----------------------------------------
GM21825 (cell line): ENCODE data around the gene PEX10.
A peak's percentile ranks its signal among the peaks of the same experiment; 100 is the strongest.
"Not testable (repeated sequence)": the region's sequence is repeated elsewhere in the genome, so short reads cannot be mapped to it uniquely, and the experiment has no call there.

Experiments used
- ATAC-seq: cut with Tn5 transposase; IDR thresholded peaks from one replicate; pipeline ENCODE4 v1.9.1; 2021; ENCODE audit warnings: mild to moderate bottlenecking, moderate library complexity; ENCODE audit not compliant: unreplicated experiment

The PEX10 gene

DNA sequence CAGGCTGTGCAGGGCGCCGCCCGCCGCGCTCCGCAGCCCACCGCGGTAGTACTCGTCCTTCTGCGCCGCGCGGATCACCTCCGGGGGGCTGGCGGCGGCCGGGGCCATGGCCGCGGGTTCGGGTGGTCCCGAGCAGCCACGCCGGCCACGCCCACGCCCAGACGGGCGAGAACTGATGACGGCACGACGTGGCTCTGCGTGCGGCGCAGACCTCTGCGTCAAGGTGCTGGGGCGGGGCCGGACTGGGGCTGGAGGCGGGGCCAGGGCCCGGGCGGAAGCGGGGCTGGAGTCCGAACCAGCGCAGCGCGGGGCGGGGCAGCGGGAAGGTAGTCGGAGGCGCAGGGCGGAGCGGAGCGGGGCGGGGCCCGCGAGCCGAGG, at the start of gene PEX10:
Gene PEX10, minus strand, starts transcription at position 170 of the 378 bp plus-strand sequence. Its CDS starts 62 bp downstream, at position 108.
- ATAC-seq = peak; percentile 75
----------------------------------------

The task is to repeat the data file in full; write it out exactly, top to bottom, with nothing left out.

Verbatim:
GM21825 (cell line): ENCODE data around the gene PEX10.
A peak's percentile ranks its signal among the peaks of the same experiment; 100 is the strongest.
"Not testable (repeated sequence)": the region's sequence is repeated elsewhere in the genome, so short reads cannot be mapped to it uniquely, and the experiment has no call there.

Experiments used
- ATAC-seq: cut with Tn5 transposase; IDR thresholded peaks from one replicate; pipeline ENCODE4 v1.9.1; 2021; ENCODE audit warnings: mild to moderate bottlenecking, moderate library complexity; ENCODE audit not compliant: unreplicated experiment

The PEX10 gene

DNA sequence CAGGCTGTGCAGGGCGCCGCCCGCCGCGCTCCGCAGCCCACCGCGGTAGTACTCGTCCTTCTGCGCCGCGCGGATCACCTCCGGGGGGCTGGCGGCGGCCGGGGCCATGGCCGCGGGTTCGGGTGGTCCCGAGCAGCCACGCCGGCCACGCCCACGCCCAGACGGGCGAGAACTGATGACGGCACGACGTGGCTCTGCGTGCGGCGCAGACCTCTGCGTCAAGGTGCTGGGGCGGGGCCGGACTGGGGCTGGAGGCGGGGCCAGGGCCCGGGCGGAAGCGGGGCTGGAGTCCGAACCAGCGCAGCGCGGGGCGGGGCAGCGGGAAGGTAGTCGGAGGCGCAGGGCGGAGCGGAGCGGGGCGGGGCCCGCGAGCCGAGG, at the start of gene PEX10:
Gene PEX10, minus strand, starts transcription at position 170 of the 378 bp plus-strand sequence. Its CDS starts 62 bp downstream, at position 108.
- ATAC-seq = peak; percentile 75